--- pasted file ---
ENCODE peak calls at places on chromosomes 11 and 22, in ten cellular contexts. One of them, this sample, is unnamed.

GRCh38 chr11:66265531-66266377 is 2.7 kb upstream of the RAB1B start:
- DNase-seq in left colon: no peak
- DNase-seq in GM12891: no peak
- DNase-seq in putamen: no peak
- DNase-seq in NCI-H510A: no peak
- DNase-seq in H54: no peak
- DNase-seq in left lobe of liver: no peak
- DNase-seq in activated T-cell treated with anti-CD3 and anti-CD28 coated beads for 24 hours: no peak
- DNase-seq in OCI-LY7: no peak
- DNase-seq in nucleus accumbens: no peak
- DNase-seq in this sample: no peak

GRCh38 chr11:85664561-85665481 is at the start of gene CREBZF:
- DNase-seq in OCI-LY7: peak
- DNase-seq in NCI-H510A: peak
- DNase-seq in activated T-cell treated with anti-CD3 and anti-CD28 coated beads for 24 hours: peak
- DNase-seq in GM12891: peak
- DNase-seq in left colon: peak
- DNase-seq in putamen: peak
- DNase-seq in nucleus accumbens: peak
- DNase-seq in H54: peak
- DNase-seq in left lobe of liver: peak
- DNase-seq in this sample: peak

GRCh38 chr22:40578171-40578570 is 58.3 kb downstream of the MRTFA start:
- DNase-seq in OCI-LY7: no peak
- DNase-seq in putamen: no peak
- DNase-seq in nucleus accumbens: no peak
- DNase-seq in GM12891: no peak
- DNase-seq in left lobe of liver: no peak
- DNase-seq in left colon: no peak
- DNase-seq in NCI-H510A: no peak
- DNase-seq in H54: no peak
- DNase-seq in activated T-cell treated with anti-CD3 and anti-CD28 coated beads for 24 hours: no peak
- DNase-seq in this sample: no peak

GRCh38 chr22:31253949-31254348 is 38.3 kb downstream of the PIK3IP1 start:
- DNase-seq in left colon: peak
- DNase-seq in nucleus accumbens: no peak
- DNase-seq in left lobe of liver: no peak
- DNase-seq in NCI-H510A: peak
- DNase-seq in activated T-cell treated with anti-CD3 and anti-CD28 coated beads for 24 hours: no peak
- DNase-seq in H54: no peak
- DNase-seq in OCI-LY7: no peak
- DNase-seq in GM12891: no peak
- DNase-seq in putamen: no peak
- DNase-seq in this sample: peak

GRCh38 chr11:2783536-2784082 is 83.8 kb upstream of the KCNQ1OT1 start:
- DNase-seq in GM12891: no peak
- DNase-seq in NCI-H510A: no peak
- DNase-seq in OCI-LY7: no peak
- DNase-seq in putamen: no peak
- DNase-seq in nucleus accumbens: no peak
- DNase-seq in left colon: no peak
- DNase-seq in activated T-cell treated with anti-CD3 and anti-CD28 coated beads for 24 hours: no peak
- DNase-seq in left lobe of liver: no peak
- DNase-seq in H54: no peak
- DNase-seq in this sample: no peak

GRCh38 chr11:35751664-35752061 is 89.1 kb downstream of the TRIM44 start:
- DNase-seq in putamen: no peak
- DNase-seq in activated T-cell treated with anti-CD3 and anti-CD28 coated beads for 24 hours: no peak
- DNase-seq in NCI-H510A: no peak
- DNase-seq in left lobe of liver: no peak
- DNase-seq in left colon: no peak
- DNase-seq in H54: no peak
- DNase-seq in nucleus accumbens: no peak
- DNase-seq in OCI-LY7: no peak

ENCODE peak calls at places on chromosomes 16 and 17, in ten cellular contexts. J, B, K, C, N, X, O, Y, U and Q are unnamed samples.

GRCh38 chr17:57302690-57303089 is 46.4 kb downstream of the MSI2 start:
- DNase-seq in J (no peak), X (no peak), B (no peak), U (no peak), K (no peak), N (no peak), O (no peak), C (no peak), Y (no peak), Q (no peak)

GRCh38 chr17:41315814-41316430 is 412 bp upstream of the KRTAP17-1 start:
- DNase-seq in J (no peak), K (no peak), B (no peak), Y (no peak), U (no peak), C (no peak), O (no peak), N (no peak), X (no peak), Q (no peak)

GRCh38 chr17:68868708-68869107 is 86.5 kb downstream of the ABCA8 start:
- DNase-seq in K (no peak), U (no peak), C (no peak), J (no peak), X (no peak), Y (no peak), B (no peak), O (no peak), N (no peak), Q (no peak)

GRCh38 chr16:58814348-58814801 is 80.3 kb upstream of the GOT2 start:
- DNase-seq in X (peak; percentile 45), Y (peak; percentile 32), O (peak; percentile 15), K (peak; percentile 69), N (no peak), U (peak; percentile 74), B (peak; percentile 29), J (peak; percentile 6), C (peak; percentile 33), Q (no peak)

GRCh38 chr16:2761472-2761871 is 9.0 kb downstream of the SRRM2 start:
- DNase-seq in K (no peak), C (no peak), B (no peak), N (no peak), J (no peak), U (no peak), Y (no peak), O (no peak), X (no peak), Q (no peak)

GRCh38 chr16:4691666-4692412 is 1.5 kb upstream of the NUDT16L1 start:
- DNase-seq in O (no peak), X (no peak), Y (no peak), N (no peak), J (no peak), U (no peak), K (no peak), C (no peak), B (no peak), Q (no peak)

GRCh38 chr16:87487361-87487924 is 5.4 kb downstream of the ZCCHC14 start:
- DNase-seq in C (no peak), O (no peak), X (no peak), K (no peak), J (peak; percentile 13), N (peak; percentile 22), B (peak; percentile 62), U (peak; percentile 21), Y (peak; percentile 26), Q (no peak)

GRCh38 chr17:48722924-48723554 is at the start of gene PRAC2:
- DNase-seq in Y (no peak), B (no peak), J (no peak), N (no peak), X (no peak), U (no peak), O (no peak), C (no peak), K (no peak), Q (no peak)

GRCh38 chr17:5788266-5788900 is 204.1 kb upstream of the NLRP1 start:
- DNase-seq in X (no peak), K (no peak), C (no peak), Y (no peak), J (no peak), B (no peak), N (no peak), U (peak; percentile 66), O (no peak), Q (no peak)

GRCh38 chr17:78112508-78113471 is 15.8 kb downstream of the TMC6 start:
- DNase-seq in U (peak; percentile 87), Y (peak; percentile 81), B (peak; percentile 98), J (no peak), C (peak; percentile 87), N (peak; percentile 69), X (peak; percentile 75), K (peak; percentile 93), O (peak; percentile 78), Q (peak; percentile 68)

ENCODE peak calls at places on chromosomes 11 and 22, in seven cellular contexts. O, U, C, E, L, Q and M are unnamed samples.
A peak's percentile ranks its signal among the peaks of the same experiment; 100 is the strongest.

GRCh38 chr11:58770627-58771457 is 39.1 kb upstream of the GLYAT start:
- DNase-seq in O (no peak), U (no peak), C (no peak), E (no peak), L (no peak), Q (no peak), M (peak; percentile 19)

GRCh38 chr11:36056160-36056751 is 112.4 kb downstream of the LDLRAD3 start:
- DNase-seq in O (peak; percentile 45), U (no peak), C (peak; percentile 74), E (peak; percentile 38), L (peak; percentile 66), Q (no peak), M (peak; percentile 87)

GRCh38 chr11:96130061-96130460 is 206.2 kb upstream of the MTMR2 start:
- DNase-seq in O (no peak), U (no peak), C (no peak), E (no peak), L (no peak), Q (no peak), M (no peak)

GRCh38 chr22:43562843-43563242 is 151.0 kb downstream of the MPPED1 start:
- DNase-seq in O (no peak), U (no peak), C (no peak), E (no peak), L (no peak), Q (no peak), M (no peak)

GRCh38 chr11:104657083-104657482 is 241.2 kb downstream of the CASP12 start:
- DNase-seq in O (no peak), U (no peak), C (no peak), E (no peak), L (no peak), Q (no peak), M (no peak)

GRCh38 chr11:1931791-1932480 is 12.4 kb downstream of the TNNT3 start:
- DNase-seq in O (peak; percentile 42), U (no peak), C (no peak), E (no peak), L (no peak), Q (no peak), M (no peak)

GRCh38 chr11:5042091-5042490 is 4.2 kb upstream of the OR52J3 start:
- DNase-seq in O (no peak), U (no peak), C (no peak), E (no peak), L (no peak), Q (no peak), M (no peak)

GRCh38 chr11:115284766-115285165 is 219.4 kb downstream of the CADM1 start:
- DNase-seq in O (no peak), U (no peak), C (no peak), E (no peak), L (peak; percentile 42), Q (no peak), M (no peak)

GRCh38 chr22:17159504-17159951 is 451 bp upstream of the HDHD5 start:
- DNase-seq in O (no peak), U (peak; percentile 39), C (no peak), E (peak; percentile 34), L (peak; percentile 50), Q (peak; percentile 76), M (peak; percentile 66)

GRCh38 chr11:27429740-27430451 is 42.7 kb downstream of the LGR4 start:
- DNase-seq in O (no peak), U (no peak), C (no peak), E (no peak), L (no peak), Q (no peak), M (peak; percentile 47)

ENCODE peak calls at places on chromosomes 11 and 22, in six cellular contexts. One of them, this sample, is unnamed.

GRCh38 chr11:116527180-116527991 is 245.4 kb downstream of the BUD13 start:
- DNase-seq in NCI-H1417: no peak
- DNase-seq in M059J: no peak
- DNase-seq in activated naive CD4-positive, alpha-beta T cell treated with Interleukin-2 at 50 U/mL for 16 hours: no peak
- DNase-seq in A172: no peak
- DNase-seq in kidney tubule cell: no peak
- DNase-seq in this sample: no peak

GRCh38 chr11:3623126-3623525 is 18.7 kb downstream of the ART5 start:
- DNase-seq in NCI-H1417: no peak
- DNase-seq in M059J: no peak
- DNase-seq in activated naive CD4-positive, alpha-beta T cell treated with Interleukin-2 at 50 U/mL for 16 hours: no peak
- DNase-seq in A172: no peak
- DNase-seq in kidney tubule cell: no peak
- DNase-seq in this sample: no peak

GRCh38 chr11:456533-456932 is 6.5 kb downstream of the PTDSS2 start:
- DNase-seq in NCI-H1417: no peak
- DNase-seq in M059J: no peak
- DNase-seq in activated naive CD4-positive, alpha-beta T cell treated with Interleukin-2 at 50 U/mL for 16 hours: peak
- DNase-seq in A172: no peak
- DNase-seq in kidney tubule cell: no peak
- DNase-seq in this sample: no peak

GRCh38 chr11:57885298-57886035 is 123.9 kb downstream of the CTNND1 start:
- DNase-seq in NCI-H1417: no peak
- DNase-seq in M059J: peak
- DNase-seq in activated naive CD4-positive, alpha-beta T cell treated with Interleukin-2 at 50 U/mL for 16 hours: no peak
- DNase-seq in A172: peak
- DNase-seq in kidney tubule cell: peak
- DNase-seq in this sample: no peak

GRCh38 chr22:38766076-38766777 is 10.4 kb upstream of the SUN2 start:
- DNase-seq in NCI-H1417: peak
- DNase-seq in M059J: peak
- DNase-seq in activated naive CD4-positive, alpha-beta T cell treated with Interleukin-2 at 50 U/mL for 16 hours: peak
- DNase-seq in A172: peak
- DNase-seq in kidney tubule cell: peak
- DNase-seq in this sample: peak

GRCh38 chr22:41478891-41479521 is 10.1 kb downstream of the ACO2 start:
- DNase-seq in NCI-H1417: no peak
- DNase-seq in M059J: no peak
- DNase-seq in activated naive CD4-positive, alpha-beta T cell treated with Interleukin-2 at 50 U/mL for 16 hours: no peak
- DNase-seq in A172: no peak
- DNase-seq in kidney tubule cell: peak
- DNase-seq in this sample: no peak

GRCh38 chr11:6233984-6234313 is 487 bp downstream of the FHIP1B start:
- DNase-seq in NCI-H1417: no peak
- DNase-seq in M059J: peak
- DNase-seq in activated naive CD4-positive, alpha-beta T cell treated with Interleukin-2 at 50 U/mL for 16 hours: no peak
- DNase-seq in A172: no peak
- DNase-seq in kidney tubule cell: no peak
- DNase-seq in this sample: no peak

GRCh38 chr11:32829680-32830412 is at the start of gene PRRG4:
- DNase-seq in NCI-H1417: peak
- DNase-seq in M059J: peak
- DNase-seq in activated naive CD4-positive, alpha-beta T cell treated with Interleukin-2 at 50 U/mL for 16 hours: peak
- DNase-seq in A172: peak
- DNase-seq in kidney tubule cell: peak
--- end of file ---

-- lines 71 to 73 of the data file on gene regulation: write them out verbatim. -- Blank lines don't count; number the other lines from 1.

GRCh38 chr17:68868708-68869107 is 86.5 kb downstream of the ABCA8 start:
- DNase-seq in K (no peak), U (no peak), C (no peak), J (no peak), X (no peak), Y (no peak), B (no peak), O (no peak), N (no peak), Q (no peak)

GRCh38 chr16:58814348-58814801 is 80.3 kb upstream of the GOT2 start: